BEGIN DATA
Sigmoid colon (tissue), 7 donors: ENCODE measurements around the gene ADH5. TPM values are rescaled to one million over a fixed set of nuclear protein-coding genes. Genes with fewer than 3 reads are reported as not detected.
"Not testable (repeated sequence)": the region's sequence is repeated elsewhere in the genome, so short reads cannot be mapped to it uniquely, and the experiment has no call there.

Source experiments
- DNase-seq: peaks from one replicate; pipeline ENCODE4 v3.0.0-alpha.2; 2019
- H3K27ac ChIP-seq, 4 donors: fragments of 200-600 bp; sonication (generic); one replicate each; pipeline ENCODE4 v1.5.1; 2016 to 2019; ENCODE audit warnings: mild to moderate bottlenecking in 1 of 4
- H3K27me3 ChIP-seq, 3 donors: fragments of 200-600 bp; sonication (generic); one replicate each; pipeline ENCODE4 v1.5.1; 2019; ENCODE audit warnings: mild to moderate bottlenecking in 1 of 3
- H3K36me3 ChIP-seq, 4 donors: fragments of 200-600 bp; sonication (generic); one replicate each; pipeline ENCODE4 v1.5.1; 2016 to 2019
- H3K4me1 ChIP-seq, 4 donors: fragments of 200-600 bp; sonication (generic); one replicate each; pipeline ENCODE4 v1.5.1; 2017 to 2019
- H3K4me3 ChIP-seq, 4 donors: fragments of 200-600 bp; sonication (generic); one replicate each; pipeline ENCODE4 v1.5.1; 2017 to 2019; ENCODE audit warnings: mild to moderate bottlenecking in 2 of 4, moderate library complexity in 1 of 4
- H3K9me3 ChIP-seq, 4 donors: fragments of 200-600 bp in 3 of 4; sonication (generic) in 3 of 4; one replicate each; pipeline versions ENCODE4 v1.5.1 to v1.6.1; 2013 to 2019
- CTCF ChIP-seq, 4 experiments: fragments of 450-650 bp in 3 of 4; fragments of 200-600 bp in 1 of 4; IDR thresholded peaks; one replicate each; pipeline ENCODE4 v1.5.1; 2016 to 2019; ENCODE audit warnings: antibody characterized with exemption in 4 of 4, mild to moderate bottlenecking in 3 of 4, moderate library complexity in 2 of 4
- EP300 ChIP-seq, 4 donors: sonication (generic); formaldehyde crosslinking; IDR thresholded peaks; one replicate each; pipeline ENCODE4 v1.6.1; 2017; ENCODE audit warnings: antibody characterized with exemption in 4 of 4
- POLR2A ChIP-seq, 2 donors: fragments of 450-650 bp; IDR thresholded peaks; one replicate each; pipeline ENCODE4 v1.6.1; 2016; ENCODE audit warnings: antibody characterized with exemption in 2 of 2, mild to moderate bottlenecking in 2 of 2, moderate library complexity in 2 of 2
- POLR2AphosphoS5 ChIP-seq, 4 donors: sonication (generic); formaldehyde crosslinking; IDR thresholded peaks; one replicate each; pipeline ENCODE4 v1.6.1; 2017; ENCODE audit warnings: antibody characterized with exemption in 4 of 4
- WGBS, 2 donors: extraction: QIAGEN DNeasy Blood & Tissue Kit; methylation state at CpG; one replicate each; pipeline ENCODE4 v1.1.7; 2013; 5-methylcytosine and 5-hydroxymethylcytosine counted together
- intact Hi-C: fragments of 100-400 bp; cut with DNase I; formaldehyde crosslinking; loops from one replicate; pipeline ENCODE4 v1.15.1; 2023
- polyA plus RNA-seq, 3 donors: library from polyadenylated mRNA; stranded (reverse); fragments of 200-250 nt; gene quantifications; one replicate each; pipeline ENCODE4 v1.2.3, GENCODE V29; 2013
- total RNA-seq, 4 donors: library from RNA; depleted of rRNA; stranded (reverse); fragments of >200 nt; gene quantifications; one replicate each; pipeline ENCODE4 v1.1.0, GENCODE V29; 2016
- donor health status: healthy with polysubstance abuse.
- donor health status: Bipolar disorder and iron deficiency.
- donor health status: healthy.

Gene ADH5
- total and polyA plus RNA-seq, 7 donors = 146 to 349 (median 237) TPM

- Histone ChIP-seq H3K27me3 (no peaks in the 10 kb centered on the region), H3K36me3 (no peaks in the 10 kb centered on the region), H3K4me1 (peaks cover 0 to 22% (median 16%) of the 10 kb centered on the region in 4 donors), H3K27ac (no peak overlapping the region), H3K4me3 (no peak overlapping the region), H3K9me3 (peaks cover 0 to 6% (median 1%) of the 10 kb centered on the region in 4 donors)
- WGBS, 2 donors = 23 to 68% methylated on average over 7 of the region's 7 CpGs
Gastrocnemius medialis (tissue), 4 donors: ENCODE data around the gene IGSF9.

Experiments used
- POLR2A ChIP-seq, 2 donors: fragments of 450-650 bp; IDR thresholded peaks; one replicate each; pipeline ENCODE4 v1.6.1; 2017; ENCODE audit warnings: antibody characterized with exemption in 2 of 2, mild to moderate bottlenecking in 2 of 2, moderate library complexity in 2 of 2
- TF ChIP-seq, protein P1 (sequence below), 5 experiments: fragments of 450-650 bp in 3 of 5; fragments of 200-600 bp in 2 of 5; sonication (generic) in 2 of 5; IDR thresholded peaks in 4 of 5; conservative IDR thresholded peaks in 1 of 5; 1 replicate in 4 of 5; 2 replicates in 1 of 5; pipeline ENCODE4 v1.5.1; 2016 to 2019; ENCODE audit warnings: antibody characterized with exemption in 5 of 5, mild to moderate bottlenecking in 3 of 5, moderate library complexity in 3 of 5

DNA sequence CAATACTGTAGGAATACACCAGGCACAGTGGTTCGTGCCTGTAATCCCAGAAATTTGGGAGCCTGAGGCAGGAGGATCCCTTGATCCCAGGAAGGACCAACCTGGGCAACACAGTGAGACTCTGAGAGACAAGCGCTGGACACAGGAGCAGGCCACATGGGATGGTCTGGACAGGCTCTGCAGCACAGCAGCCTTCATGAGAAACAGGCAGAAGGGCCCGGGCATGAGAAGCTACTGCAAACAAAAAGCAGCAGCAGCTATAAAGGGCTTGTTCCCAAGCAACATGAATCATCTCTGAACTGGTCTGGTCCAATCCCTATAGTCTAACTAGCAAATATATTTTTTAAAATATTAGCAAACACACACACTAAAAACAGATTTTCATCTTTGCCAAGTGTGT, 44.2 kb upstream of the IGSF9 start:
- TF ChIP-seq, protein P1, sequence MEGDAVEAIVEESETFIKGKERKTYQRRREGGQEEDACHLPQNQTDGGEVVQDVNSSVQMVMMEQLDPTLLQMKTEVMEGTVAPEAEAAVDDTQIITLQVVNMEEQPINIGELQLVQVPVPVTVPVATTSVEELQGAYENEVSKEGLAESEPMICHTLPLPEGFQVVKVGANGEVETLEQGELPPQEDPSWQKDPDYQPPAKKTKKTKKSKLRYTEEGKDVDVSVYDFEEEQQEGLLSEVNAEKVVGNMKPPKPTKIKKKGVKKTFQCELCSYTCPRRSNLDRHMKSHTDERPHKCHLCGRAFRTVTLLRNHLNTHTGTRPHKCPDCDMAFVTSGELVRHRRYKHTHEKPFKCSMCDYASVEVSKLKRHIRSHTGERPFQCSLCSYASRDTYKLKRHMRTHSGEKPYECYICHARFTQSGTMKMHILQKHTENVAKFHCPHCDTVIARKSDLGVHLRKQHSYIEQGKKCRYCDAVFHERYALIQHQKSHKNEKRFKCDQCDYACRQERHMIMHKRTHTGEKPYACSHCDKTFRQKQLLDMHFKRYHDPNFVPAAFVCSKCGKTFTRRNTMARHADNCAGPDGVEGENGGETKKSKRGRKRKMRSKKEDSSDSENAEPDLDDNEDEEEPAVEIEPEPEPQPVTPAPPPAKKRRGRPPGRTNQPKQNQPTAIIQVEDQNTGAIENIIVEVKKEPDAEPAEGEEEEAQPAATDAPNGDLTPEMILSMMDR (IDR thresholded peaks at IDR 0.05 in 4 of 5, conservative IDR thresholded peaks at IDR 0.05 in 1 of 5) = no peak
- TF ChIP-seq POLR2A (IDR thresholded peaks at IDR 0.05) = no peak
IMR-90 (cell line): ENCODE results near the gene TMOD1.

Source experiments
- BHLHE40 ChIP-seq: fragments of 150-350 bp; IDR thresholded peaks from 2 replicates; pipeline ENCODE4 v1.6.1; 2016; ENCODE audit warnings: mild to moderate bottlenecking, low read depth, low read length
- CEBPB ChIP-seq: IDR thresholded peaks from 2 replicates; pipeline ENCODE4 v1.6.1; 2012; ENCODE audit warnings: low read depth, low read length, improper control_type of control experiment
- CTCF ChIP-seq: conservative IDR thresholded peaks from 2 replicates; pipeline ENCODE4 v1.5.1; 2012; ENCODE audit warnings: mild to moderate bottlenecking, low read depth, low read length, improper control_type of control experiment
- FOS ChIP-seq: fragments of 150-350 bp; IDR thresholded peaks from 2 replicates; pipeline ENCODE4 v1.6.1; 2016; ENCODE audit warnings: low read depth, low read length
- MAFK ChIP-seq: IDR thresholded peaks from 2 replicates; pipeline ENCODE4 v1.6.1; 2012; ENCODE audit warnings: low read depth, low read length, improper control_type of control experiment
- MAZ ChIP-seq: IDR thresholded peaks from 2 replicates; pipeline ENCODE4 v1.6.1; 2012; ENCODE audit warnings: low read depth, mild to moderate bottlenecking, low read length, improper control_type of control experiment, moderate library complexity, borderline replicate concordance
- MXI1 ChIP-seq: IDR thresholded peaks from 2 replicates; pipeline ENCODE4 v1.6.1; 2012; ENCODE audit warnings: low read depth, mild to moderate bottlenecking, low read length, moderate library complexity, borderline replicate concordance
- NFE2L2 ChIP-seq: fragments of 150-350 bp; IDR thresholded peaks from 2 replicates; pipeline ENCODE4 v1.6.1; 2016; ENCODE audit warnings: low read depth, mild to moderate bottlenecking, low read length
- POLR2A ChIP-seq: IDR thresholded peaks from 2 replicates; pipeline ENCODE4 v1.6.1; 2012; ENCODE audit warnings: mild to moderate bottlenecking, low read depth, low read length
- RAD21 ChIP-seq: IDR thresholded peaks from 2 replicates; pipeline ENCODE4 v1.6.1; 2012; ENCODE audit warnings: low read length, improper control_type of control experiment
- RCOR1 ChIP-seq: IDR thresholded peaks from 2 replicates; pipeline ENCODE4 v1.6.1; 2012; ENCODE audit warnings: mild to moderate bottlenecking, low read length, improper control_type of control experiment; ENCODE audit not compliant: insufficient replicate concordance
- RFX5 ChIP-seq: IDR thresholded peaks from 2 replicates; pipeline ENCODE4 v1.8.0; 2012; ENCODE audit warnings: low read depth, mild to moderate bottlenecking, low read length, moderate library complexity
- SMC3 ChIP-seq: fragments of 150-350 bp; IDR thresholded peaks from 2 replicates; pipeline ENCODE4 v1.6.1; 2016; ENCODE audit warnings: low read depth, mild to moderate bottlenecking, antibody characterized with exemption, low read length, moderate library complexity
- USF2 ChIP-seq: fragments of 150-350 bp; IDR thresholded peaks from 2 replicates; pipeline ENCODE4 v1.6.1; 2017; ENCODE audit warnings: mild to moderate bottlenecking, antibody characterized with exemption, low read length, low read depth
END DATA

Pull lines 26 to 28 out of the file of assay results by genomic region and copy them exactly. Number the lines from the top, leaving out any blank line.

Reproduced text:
Gastrocnemius medialis (tissue), 4 donors: ENCODE data around the gene IGSF9.

Experiments used
- POLR2A ChIP-seq, 2 donors: fragments of 450-650 bp; IDR thresholded peaks; one replicate each; pipeline ENCODE4 v1.6.1; 2017; ENCODE audit warnings: antibody characterized with exemption in 2 of 2, mild to moderate bottlenecking in 2 of 2, moderate library complexity in 2 of 2